The two Fallopian tubes (oviducts) that make up part of a woman’s reproductive system are named after Gabriello Fallopio, a 16th Century Italian doctor and anatomist who lectured at the University of Padua.
One Fallopian tube (Fallopian salpinx) leads from each ovary to the uterus. They are about 10-12.5 cm long and the end near the ovaries (called the infundibulum) is rather like a bent hand with its extended fingers encircling the ovary, although not actually touching it. At the other end the tube blends with the upper corner of the uterus.
Once a month, about halfway between menstrual periods, one ovary releases an egg (ova). The egg is swept into the Fallopian tube by the waving fingers and transported down to the uterus. If, on its passage through the tube, the egg is fertilised by a male sperm introduced during sexual intercourse, pregnancy will result when the fertilised egg implants in the wall of the uterus.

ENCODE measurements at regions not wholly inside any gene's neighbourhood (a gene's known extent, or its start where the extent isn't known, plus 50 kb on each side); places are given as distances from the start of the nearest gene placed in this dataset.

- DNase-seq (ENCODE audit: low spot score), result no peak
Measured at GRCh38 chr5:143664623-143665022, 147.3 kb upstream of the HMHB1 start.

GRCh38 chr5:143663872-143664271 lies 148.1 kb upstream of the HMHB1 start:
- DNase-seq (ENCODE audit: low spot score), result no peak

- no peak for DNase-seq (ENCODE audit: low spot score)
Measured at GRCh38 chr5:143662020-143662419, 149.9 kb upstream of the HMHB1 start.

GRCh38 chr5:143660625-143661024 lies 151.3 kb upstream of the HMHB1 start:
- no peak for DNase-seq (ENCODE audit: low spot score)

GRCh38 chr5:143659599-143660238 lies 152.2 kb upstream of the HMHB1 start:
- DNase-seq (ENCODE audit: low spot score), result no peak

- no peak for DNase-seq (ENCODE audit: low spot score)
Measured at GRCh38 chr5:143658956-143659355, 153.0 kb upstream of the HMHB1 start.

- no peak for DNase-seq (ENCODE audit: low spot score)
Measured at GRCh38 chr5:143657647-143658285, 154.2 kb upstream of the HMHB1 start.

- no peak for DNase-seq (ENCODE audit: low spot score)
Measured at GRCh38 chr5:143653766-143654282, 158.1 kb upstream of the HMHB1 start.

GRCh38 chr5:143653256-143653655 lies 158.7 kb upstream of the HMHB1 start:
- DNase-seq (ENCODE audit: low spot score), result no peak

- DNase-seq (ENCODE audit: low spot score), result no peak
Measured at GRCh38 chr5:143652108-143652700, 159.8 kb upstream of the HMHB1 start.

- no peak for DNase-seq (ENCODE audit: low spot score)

Occasionally, the fertilised egg becomes implanted in the wall of the Fallopian tube, in which case it is an ectopic pregnancy. This is a dangerous and usually very painful occurrence, as the fertilised egg rapidly becomes too large for the tube and can cause it to rupture. If an ectopic pregnancy happens, the tube will usually have to be removed by surgery, but provided the woman still has one tube, she can still become pregnant.
If the egg passes down the tube without being fertilised, it will simply pass out of the body when the woman has her period.
A woman who is certain she does not want any more children may elect to have her Fallopian tubes tied (tubal ligation). This involves an operation to close the Fallopian tubes so that the egg and the sperm cannot meet.